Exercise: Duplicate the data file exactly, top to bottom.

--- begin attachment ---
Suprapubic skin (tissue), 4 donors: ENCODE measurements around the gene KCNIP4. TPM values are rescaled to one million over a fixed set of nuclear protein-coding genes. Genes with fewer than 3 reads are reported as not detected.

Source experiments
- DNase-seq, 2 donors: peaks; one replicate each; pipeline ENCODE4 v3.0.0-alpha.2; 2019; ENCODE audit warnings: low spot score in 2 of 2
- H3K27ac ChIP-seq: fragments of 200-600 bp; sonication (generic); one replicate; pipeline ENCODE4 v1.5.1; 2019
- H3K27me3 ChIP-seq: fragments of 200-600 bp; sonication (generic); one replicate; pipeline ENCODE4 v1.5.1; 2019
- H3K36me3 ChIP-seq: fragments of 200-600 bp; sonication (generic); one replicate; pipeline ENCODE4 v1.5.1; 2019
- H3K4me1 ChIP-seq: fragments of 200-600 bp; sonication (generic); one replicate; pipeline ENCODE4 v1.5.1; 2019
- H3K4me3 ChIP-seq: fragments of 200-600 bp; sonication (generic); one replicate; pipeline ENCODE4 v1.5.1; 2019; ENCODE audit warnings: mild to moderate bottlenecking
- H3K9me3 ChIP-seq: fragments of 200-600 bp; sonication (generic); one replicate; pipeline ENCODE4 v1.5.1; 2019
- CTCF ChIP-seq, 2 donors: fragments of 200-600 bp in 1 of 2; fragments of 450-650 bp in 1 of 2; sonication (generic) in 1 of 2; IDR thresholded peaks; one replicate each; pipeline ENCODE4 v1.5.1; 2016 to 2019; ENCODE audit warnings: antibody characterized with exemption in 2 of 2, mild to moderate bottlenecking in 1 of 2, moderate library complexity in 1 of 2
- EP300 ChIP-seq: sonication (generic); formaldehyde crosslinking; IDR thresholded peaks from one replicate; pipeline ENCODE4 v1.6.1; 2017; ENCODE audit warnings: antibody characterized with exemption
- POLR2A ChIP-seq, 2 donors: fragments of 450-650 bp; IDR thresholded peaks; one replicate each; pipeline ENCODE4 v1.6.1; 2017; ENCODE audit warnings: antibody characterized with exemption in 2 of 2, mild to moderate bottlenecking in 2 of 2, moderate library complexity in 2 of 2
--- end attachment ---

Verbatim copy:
Suprapubic skin (tissue), 4 donors: ENCODE measurements around the gene KCNIP4. TPM values are rescaled to one million over a fixed set of nuclear protein-coding genes. Genes with fewer than 3 reads are reported as not detected.

Source experiments
- DNase-seq, 2 donors: peaks; one replicate each; pipeline ENCODE4 v3.0.0-alpha.2; 2019; ENCODE audit warnings: low spot score in 2 of 2
- H3K27ac ChIP-seq: fragments of 200-600 bp; sonication (generic); one replicate; pipeline ENCODE4 v1.5.1; 2019
- H3K27me3 ChIP-seq: fragments of 200-600 bp; sonication (generic); one replicate; pipeline ENCODE4 v1.5.1; 2019
- H3K36me3 ChIP-seq: fragments of 200-600 bp; sonication (generic); one replicate; pipeline ENCODE4 v1.5.1; 2019
- H3K4me1 ChIP-seq: fragments of 200-600 bp; sonication (generic); one replicate; pipeline ENCODE4 v1.5.1; 2019
- H3K4me3 ChIP-seq: fragments of 200-600 bp; sonication (generic); one replicate; pipeline ENCODE4 v1.5.1; 2019; ENCODE audit warnings: mild to moderate bottlenecking
- H3K9me3 ChIP-seq: fragments of 200-600 bp; sonication (generic); one replicate; pipeline ENCODE4 v1.5.1; 2019
- CTCF ChIP-seq, 2 donors: fragments of 200-600 bp in 1 of 2; fragments of 450-650 bp in 1 of 2; sonication (generic) in 1 of 2; IDR thresholded peaks; one replicate each; pipeline ENCODE4 v1.5.1; 2016 to 2019; ENCODE audit warnings: antibody characterized with exemption in 2 of 2, mild to moderate bottlenecking in 1 of 2, moderate library complexity in 1 of 2
- EP300 ChIP-seq: sonication (generic); formaldehyde crosslinking; IDR thresholded peaks from one replicate; pipeline ENCODE4 v1.6.1; 2017; ENCODE audit warnings: antibody characterized with exemption
- POLR2A ChIP-seq, 2 donors: fragments of 450-650 bp; IDR thresholded peaks; one replicate each; pipeline ENCODE4 v1.6.1; 2017; ENCODE audit warnings: antibody characterized with exemption in 2 of 2, mild to moderate bottlenecking in 2 of 2, moderate library complexity in 2 of 2